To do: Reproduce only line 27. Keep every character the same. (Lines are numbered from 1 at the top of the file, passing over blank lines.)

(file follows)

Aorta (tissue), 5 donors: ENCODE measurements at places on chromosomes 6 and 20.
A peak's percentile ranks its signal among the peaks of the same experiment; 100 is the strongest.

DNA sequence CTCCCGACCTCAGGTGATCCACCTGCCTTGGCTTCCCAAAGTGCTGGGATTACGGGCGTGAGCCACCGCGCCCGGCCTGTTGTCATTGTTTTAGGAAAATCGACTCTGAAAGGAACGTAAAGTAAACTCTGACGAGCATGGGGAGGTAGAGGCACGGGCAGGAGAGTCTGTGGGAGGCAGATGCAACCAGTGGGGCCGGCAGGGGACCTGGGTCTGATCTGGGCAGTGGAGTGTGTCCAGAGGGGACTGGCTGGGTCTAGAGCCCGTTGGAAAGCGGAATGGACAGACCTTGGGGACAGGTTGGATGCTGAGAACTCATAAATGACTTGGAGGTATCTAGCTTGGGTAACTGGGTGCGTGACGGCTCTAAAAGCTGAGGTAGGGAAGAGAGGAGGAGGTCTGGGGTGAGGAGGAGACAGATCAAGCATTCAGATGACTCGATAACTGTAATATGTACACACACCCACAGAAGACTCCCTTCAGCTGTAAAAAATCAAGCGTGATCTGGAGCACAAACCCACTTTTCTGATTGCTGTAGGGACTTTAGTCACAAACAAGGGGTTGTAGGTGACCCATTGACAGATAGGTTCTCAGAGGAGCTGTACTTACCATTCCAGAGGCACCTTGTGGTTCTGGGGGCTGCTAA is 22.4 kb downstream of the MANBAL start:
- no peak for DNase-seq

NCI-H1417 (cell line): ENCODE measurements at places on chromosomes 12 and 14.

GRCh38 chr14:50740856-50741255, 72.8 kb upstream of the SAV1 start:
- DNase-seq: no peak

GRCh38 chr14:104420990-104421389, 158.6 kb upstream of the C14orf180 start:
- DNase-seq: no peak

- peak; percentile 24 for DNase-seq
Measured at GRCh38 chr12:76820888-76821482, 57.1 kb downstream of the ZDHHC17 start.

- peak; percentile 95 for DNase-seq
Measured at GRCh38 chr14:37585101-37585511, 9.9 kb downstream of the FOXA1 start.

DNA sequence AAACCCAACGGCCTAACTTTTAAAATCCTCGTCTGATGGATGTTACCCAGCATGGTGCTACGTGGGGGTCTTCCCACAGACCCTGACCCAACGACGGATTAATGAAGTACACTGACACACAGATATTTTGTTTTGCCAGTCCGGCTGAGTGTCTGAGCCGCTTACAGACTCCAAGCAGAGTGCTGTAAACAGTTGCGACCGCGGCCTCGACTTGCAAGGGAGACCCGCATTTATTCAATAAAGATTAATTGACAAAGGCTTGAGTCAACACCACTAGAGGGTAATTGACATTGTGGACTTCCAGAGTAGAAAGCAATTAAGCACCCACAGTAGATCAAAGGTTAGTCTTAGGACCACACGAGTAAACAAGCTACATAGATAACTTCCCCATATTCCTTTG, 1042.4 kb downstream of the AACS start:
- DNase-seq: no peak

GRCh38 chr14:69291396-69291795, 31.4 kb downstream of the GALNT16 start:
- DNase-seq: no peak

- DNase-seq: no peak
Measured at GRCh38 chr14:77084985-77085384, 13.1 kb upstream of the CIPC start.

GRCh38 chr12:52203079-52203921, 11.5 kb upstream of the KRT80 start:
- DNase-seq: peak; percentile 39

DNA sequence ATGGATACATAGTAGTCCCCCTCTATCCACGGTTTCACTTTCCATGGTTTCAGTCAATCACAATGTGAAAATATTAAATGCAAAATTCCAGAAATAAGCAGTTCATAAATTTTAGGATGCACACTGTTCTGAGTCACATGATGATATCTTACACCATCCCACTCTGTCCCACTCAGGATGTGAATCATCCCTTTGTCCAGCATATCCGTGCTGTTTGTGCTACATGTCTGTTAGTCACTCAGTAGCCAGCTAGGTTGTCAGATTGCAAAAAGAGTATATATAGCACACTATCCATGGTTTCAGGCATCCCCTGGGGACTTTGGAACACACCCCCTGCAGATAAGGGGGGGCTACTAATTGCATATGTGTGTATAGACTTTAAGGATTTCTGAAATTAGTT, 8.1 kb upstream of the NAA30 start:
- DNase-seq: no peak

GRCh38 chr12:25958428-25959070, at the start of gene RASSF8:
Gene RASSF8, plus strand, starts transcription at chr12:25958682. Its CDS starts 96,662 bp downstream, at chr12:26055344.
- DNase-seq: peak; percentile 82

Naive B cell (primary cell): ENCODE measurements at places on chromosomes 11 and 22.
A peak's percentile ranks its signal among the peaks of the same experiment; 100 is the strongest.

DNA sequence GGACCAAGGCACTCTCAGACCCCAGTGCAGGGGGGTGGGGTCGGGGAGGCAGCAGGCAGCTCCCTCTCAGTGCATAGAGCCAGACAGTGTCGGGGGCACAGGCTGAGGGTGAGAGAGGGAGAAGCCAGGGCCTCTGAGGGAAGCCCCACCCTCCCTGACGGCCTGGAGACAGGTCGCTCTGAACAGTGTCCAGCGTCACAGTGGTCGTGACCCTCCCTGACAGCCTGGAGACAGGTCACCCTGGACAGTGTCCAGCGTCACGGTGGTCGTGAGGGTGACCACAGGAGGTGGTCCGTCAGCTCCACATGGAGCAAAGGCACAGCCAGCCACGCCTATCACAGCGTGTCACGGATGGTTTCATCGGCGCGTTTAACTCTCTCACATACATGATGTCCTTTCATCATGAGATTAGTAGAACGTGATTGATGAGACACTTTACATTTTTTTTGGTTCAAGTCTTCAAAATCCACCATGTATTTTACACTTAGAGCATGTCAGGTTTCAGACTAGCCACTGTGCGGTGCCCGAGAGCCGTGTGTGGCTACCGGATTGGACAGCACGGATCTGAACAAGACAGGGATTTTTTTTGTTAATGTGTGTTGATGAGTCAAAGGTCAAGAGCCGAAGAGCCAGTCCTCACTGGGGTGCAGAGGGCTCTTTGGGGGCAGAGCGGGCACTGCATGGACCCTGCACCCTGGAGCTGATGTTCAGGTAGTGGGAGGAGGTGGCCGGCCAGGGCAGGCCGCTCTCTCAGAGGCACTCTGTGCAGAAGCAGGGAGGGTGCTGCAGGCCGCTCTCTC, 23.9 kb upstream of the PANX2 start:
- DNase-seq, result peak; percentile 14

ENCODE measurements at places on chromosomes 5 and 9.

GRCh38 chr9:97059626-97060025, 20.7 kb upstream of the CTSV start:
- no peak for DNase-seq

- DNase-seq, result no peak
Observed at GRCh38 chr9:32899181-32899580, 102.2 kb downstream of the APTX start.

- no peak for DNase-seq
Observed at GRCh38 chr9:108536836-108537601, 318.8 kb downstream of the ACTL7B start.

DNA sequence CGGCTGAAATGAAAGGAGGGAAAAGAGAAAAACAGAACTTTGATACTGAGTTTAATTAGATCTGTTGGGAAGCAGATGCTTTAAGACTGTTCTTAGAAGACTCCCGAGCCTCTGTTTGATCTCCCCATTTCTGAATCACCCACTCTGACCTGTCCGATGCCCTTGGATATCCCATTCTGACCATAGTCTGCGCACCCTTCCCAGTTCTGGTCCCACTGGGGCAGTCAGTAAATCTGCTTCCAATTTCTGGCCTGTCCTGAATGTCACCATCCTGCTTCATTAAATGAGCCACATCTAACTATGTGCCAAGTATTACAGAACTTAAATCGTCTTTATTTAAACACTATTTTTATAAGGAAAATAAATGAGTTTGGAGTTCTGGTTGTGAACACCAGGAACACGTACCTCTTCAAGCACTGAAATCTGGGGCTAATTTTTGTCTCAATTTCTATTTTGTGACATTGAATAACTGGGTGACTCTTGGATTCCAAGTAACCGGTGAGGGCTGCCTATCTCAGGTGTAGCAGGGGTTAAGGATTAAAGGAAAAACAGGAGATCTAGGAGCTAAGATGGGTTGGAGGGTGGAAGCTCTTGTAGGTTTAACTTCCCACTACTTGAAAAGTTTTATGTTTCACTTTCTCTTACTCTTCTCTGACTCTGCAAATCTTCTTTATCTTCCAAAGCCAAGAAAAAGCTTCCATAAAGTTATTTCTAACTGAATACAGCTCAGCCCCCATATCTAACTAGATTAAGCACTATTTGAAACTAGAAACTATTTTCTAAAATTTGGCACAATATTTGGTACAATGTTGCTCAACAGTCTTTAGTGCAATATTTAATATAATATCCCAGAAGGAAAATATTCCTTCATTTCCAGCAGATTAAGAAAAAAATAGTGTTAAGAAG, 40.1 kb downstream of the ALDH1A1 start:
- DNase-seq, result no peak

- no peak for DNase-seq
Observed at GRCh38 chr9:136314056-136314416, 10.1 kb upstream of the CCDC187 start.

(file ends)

Naive B cell (primary cell): ENCODE measurements at places on chromosomes 11 and 22.